Geography (or, Don’t you live in South Africa?)

Sorry, Sara, I’ve got to post another map. After three and a half years of living in Congo, I’ve collected three and a half years of stories about people assuming we really mean South Africa. It’s kind of funny, really. On a visit back home in Kansas once, I caught my Dad saying repeatedly that I lived in South Africa. I finally wrestled out of him why he was saying this. For one, it’s not too easy to say “the Democratic Republic of the Congo”—it doesn’t exactly roll off the tongue. (Which is why I almost always shorten it to just Congo; technically incorrect too, but it’s a place to start.) For another, he figures most people would have trouble relating to something so remote. South Africa is not just easier to say, it’s easier to hear.

He’s right. We travel home to Arizona usually about once a year to catch up on shopping, business meetings, and medical appointments. Time and time again I’ve had some variation of the following conversation, whether it’s with doctors, dentists, acupuncturists, hotel receptionists or sushi connoisseurs:

“So, where are you in from?”

“Oh, at the moment we live in Africa. My husband works in copper mining in Congo.”

“Oh really? That must be exciting.”

—more chit chat, a minute or two passes—

“So tell me, what’s it like living in South Africa?”

“Well, we don’t live in South Africa, we live in Congo.”

“Oh really? I could swear you said South Africa.”

It’s like a total mash-up in the brain. Africa = South Africa. Everyone forgets the former is a continent of over 50 countries, and the latter is just one of them. It might be confusing not just because of the similar name but also because South Africa is arguably the most-developed and well-known, at least south of the Sahara. It’s also got the biggest hub (Johannesburg) with all the big airlines connecting from Europe, Asia, Australia and the Americas. So the vast majority of tourists to Africa enter through South Africa. Thus, maybe people begin to think of them, subconsciously, as one and the same.

So, here’s my latest attempt to make the geography clear. For scale, keep in mind that South Africa is twice the size of Texas. Our Congo is the same size as Western Europe. And the entire continental United States could fit inside the Sahara Desert, that big yellow expanse to the north of us.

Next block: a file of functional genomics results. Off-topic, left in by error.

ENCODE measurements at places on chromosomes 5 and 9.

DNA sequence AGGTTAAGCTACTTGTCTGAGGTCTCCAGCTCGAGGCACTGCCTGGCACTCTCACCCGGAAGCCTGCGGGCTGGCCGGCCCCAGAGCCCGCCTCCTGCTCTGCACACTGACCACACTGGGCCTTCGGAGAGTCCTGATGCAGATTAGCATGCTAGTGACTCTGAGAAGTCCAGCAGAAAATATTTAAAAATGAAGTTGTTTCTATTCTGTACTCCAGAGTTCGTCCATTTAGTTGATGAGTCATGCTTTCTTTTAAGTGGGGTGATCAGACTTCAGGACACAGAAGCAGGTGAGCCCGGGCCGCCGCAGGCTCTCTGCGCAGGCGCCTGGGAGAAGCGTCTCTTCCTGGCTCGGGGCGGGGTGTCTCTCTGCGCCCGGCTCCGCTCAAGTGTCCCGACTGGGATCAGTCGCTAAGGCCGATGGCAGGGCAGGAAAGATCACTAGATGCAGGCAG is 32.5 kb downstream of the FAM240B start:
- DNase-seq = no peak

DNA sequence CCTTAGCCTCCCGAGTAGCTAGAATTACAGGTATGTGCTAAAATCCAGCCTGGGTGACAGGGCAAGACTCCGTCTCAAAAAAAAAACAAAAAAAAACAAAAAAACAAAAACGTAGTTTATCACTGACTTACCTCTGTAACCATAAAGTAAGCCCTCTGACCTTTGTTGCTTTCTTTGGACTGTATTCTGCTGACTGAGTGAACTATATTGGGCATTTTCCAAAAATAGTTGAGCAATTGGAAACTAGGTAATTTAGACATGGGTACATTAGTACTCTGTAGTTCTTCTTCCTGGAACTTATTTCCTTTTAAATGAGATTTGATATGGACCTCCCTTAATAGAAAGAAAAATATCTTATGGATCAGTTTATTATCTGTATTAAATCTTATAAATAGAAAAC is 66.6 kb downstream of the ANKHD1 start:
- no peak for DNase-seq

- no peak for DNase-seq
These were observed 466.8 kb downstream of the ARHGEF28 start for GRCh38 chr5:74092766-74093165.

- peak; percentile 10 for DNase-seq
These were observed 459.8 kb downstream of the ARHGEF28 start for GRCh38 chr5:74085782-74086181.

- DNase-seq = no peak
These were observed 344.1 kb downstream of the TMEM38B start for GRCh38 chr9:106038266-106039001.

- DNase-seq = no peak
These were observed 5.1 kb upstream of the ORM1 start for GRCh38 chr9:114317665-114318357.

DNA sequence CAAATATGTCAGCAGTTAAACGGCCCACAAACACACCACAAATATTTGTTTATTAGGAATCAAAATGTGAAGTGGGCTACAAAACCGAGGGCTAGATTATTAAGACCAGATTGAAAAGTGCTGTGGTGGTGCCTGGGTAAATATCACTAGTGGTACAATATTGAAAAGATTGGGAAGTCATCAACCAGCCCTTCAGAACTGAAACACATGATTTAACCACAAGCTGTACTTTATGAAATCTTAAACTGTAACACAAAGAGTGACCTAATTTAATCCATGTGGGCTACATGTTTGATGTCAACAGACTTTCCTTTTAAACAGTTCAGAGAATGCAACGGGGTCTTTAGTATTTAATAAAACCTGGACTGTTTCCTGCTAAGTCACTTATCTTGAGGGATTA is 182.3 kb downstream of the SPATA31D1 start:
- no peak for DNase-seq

We don't live in South Africa

We don’t live in South Africa

Extra points for remembering that there are two Congos — the other is called the Republic of Congo, just to our west. And super-extra points for catching that Lesotho is accidentally included in my coloring-in of South Africa… I don’t know how to use my photo-editing tools properly!

We live in the extreme southern part of Congo, in a little town called Fungurume between Kolwezi and Likasi. Lubumbashi is our nearest big city, about 3 hours away by road (or 25 minutes by charter plane). We’re inside the bit that juts to the southeast, surrounded by Zambia. When we fly to Johannesburg we fly from Lubumbashi over Zambia and Zimbabwe. Johannesburg is in the northern part of South Africa and the flight takes less than 3 hours.

All right, all right, you get it. I know you do. We don’t live in South Africa. But we travel through there often, we talk about friends who live there (most of whom work in Congo and travel back and forth every 6 weeks or so), and we’ve taken a few exciting vacations there. So, now, away from the boring geography lesson and back to those vacation stories…!


  1. In my experience, people often get confused and think of Africa as one country and forget that it a continent–made up of many different countries. I’m not sure why. . .


    1. Maybe we think of everything like we think of the U.S…. one country, many states? Also there’s a problem with traditional Mercator maps that skew sizes towards the edges. For example Greenland on those maps looks the same size as Africa, when it is actually only 7% as large. So the thinking goes Africa is not so big, not so relevant. And third, we are only mimicking many politicians and media who make the same mistake…


  2. Thanks Jen … geography is good stuff to know! … vastness of the African continent just blows me away!

    Thanks too for shedding light on exactly “where you are” in the world!

    Uncle John


    1. Thank you Jennifer for being so kind in wanting to educate people about our world. Often we are amazed at how we get confused on countries. Facts and how we perceive things are important. Dad


      1. When I started grad school I had a brief but memorable conversation with a classmate about two countries in South America that I didn’t recognize (Suriname and Guyana). I made a crack about how they sounded like they belonged in Africa rather than South America. Pretty sure he thought I was an idiot. 😉

        The point is, geography is one of those things you don’t know until you really take the time to study it. Living or vacationing there, or knowing someone from there, is really the only way to bring it “home” for most of us.


    2. You’re welcome Uncle John… and the “vastness” is so true! We’ve been in 9 other African countries on vacation so far (I haven’t written about most of them yet), so only 40-some left to go!! By the way, did you get the letter I sent you from Ethiopia/Seychelles?


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